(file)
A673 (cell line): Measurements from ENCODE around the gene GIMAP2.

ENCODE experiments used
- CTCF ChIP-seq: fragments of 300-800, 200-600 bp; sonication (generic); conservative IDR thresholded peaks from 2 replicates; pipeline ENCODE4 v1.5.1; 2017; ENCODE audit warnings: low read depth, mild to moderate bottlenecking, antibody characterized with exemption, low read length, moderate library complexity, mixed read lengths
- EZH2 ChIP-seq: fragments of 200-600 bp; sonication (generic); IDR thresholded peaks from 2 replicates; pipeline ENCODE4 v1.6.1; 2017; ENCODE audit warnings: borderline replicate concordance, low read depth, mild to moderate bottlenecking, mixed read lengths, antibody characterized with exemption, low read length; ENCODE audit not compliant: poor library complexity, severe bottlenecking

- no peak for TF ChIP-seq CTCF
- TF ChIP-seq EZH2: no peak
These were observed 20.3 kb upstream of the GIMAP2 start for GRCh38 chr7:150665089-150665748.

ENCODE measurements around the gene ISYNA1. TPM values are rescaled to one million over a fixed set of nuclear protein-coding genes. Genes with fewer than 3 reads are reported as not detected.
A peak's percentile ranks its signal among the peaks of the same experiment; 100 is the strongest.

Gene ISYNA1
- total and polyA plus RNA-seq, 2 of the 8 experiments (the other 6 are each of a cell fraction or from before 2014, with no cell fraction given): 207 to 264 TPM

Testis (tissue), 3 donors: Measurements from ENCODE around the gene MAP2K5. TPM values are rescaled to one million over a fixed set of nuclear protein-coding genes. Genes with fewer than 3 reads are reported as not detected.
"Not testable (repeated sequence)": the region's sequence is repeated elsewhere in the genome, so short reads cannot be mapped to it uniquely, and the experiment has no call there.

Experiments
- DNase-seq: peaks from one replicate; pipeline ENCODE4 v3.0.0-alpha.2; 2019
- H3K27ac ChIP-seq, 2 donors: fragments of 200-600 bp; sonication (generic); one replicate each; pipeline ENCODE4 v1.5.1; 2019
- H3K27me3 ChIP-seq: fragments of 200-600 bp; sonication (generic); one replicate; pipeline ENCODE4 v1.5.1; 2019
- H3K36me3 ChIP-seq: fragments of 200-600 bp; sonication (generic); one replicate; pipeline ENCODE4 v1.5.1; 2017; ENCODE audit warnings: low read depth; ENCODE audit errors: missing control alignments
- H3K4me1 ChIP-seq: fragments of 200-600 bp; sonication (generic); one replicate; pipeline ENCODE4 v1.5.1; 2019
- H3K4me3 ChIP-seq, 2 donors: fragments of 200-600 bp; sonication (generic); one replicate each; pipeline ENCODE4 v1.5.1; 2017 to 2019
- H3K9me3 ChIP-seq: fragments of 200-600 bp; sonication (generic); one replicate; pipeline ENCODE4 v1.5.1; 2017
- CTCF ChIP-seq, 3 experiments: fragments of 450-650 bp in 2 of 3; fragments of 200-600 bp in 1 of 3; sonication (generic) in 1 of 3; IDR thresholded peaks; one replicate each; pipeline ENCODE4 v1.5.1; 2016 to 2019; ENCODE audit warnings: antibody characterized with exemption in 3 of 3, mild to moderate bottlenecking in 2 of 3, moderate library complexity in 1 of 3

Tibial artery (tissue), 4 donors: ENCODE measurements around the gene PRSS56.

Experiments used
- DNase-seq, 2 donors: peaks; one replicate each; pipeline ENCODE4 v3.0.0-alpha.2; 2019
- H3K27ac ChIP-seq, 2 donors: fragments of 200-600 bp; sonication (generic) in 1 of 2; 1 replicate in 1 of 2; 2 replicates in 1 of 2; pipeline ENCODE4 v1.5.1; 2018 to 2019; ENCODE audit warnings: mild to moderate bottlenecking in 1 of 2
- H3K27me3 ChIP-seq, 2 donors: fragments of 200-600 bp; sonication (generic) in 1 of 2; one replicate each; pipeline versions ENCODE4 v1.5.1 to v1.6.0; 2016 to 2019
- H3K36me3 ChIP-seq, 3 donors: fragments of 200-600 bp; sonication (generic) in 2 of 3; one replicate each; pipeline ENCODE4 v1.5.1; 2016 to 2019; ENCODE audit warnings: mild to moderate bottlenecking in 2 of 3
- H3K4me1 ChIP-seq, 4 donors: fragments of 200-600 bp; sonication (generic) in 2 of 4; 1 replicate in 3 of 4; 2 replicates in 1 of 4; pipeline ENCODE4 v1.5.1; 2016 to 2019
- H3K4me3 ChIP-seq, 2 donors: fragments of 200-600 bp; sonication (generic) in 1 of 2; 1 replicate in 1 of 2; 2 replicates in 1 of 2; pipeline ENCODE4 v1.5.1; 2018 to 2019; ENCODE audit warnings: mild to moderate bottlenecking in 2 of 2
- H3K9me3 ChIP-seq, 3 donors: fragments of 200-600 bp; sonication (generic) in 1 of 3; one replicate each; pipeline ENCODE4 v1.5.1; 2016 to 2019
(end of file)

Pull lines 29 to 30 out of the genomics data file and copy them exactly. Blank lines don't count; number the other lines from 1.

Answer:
- H3K4me1 ChIP-seq, 4 donors: fragments of 200-600 bp; sonication (generic) in 2 of 4; 1 replicate in 3 of 4; 2 replicates in 1 of 4; pipeline ENCODE4 v1.5.1; 2016 to 2019
- H3K4me3 ChIP-seq, 2 donors: fragments of 200-600 bp; sonication (generic) in 1 of 2; 1 replicate in 1 of 2; 2 replicates in 1 of 2; pipeline ENCODE4 v1.5.1; 2018 to 2019; ENCODE audit warnings: mild to moderate bottlenecking in 2 of 2